Idaho lawmakers reject proposal to make ballot initiative process more difficult
A proposal asking voters to make the ballot initiative process more difficult will not appear on the 2024 election ballot.
The Idaho House on Thursday rejected Senate Joint Resolution 101, which would have asked voters to amend the state constitution and require 6% of voters from each of Idaho’s 35 legislative districts to sign a petition triggering a ballot initiative. Currently, 6% of voters in 18 legislative districts is the benchmark.
Most House Republicans supported the change, but it fell eight votes short of the required two-thirds majority. Some pointed to confusion in the language of the proposed change.
The sponsor of the resolution, Sen. Doug Okuniewicz, R-Hayden, previously described the amendment as requiring 6% of voters who participated in the most recent election. But the proposed amendment would have required 6% of “legal voters” in each district, which could be interpreted to mean registered voters.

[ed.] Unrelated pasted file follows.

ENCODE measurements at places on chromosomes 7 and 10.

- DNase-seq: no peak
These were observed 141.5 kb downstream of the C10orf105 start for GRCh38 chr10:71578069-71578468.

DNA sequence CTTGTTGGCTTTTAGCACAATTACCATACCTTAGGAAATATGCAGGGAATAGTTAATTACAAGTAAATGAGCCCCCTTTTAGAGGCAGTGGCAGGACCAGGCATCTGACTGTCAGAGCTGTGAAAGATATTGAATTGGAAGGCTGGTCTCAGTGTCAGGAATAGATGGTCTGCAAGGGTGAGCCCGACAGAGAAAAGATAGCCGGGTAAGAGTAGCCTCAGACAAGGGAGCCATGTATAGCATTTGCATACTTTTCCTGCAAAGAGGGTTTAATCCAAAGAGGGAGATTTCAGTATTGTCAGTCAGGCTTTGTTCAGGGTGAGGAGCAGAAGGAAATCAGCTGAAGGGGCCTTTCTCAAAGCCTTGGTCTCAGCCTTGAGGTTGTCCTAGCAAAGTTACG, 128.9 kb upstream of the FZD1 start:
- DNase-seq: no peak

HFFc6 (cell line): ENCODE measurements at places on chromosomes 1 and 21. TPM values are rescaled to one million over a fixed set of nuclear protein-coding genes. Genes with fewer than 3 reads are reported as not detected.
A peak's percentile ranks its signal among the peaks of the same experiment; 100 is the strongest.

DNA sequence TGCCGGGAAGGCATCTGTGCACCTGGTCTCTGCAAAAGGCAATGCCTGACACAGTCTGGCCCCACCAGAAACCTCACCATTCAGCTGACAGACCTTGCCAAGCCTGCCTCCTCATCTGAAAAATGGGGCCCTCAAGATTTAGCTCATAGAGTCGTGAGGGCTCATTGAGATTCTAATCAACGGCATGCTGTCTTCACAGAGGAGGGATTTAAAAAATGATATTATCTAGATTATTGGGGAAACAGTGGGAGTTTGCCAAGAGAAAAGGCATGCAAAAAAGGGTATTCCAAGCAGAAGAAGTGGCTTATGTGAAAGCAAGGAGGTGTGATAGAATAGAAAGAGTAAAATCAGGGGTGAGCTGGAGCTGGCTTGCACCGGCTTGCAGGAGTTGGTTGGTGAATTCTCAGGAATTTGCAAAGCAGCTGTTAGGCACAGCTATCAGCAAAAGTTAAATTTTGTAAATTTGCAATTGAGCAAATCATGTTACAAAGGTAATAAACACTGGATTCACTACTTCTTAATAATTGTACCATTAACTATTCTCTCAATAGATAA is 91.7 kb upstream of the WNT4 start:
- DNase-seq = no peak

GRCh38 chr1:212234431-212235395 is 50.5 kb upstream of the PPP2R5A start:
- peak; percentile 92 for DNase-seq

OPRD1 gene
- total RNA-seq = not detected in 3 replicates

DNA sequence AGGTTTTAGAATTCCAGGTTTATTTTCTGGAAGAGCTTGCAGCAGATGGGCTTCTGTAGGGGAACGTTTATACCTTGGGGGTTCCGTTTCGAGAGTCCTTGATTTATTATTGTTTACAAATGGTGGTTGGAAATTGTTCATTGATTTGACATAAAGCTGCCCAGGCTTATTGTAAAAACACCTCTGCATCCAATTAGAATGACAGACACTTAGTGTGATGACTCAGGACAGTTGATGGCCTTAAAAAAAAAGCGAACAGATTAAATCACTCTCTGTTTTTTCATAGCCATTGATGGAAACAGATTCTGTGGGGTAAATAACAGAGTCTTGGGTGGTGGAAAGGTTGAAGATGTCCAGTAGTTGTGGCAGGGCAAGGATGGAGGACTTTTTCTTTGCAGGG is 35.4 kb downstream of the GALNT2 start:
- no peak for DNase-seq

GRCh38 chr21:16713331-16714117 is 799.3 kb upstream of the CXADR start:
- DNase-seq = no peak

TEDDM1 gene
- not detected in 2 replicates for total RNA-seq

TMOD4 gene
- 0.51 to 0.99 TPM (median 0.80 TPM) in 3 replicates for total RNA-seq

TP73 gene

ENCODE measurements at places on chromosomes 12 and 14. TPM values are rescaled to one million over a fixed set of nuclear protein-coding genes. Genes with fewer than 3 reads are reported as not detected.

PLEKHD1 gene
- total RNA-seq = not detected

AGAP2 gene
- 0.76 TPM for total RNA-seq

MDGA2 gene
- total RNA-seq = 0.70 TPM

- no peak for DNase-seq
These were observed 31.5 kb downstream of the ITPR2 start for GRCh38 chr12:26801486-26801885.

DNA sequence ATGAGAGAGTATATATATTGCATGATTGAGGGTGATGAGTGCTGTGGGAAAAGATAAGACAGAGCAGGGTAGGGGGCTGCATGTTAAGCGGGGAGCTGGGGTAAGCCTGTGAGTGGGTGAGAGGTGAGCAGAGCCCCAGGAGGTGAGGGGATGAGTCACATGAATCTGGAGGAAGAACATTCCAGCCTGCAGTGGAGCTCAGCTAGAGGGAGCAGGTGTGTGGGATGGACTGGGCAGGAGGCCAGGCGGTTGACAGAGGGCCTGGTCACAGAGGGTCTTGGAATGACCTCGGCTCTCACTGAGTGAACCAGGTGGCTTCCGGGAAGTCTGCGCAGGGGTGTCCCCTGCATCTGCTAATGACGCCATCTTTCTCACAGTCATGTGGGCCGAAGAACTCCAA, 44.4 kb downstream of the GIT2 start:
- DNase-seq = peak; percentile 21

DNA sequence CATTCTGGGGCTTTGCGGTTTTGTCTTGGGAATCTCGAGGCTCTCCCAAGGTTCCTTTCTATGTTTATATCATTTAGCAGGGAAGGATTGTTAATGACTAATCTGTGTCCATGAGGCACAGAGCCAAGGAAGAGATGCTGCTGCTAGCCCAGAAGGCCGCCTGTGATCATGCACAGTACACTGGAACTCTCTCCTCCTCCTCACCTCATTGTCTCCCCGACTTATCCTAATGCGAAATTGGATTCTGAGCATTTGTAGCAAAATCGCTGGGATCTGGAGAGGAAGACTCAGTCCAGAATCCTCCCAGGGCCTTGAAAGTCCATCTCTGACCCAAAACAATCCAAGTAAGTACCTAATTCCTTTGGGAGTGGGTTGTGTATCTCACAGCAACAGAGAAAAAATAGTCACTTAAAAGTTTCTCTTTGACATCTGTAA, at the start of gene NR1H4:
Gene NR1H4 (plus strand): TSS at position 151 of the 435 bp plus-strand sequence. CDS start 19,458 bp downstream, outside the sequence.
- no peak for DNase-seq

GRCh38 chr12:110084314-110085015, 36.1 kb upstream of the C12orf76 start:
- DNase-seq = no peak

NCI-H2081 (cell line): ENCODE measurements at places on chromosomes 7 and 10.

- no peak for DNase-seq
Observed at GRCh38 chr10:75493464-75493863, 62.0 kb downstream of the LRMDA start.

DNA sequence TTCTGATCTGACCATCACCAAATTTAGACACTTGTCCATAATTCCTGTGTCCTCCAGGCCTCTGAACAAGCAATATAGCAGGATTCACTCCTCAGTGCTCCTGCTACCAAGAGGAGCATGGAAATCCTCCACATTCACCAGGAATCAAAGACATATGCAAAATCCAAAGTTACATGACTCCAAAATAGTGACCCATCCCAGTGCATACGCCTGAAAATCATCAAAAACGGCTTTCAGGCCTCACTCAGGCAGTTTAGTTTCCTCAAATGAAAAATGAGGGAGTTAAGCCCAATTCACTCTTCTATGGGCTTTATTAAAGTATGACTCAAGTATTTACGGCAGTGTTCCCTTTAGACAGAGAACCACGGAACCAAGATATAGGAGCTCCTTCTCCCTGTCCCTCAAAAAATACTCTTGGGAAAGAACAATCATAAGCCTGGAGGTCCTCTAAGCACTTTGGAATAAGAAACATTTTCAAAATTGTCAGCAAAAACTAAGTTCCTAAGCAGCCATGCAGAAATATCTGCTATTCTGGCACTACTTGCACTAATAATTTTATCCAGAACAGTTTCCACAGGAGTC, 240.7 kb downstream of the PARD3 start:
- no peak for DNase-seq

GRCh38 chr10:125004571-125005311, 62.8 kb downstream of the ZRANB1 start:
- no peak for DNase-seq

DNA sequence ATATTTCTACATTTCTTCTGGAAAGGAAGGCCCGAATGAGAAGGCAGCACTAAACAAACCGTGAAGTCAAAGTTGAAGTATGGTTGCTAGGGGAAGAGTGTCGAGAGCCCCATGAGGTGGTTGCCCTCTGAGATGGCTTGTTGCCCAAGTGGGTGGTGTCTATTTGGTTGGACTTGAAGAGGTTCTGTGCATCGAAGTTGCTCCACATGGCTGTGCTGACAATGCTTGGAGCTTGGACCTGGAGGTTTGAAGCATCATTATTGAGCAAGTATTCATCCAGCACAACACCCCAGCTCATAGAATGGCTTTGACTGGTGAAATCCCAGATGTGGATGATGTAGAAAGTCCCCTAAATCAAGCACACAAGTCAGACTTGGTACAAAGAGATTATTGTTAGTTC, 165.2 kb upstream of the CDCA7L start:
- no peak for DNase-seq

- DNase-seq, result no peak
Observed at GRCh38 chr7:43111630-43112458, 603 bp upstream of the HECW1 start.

That could mean twice as many signatures would be required, Rep. Britt Raybould, R-Rexburg, told the full House.
“It creates a threshold much higher than, I think, was intended by the bill sponsors,” Raybould said.
Other House members opposed the change regardless of the language uncertainty. They said the initiative process is used sparingly and to hold state officials accountable. Successful initiatives created Idaho Fish and Game and the homeowner’s exemption and expanded Medicaid eligibility when lawmakers declined to do so.
“This is the tool that people have to check on our power,” said Rep. Colin Nash, D-Boise. “This bill doesn’t expressly do away with the referendum process. But what I’m concerned about is constructively repealing the referendum process in our state.”
Rep. Mark Sauter, R-Sandpoint, told the House that he’s received an “overwhelming” number of calls and emails opposing the resolution. During public hearings on the proposal, Idaho residents from across the state slammed it.
“There’s much more pressing issues right now that need to be addressed,” Jean Gerth, of Sagle, told the Senate State Affairs Committee last month. “I view it as a distraction, and I think it’s been presented, possibly, to do that, to distract us from other things.”